The combiner circuit 44 receives the H1, H2A, and H2B channel estimates, and forms improved channel estimates from them. In one embodiment, the combiner circuit 44 forms improved channel estimates as a concatenated set of estimates H2A-H1-H2B, where the H2A and H2B estimates are taken as the edge region channel estimates, the remaining ones of the H1 estimates are taken as the middle region channel estimates.

Broadly, then, the channel estimation circuit 26 can be configured via hardware, software, or any combination thereof, to implement a method of channel estimation comprising receiving an OFDM signal that includes first pilot symbols on first pilot sub carriers that are uniformly distributed across the frequency band of the OFDM signal, and second pilot symbols on second pilot sub carriers that are distributed within one or both edge regions of the frequency band. With that, the method implemented by the channel estimation circuit 26 continues with generating first channel estimates using a Maximum Likelihood (ML) estimation process, based on the first pilot symbols, and generating second channel estimates using a Minimum Mean Square Error (MMSE) estimation process, based on the second pilot symbols and channel statistics determined from the ML estimation process.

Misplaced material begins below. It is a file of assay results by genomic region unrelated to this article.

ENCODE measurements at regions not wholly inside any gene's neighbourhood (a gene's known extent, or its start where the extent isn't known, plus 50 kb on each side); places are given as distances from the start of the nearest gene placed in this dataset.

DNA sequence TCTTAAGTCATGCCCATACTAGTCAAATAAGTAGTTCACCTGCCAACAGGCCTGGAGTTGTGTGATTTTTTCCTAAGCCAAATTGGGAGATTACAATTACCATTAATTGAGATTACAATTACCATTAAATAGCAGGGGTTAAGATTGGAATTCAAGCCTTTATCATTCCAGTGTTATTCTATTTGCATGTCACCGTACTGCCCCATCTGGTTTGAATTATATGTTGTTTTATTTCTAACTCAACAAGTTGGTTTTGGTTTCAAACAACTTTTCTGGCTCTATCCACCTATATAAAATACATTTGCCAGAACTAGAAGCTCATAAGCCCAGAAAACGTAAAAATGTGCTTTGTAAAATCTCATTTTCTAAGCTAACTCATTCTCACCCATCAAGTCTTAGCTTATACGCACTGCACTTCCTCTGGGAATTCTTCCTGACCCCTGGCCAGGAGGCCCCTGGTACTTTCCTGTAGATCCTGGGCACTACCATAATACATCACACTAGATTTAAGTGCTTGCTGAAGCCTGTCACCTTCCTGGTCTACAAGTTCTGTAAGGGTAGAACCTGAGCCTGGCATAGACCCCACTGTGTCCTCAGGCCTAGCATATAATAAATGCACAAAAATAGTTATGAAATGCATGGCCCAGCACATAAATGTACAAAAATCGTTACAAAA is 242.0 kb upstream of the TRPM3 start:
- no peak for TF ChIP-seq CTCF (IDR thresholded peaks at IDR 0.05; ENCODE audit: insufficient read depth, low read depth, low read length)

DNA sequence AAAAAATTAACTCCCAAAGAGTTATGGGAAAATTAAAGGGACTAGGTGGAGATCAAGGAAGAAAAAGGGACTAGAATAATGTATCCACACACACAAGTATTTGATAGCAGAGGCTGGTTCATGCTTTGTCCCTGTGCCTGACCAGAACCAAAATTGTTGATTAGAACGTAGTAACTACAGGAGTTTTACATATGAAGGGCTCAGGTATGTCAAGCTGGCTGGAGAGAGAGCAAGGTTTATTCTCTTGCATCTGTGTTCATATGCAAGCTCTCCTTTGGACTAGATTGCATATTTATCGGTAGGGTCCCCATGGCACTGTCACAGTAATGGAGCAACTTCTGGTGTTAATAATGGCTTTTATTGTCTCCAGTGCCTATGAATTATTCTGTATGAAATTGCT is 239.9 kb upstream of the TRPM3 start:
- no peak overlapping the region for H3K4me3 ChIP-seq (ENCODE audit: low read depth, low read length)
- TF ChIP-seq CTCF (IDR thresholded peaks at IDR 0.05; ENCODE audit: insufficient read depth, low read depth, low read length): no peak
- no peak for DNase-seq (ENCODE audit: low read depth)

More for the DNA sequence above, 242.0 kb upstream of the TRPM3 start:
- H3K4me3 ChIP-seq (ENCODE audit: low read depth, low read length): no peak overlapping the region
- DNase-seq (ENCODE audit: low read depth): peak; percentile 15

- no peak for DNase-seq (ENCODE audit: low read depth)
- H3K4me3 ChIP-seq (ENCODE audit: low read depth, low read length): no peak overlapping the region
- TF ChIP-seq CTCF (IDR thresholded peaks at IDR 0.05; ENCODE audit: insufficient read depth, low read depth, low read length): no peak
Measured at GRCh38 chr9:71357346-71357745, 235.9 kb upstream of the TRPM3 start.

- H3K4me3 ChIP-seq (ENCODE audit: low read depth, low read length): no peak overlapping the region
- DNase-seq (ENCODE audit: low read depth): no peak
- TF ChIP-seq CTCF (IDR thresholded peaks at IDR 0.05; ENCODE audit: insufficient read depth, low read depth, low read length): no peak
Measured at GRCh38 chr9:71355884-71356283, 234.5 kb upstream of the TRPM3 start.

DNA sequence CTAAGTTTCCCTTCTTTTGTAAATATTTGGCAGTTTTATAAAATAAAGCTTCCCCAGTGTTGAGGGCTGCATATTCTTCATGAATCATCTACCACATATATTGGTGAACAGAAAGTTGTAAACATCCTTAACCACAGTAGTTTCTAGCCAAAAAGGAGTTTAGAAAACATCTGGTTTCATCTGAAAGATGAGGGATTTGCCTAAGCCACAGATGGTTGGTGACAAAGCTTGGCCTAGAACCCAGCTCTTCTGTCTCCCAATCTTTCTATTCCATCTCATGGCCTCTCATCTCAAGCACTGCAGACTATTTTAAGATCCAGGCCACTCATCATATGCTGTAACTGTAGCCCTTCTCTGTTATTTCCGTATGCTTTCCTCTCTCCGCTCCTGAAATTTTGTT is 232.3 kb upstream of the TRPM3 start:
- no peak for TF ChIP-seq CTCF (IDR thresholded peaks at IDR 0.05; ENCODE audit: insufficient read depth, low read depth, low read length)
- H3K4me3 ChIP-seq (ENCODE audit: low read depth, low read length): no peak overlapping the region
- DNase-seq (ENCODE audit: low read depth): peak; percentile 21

Advantageously, the channel estimation circuit 26 is configured in one or more embodiments to form improved channel estimates for the OFDM signal as a function of the first and second channel estimates. For example, it may form a combined set of channel estimates having the second channel estimates for frequencies within the edge regions and having first channel estimates for frequencies between the edge regions. In a particular embodiment, the channel estimation circuit 26 forms an overall set of improved channel estimates by substituting values of the second channel estimates for corresponding ones of the first channel estimates, such that the overall set of improved channel estimates comprises values of the second channel estimates for frequencies corresponding to the edge regions, and comprises values of the first channel estimates for frequencies between the edge regions. The improved channel estimates thus provide a basis for improved processing of the received OFDM signal, which yields benefits such as lower data error rates for data received on the data sub carriers of the OFDM signal.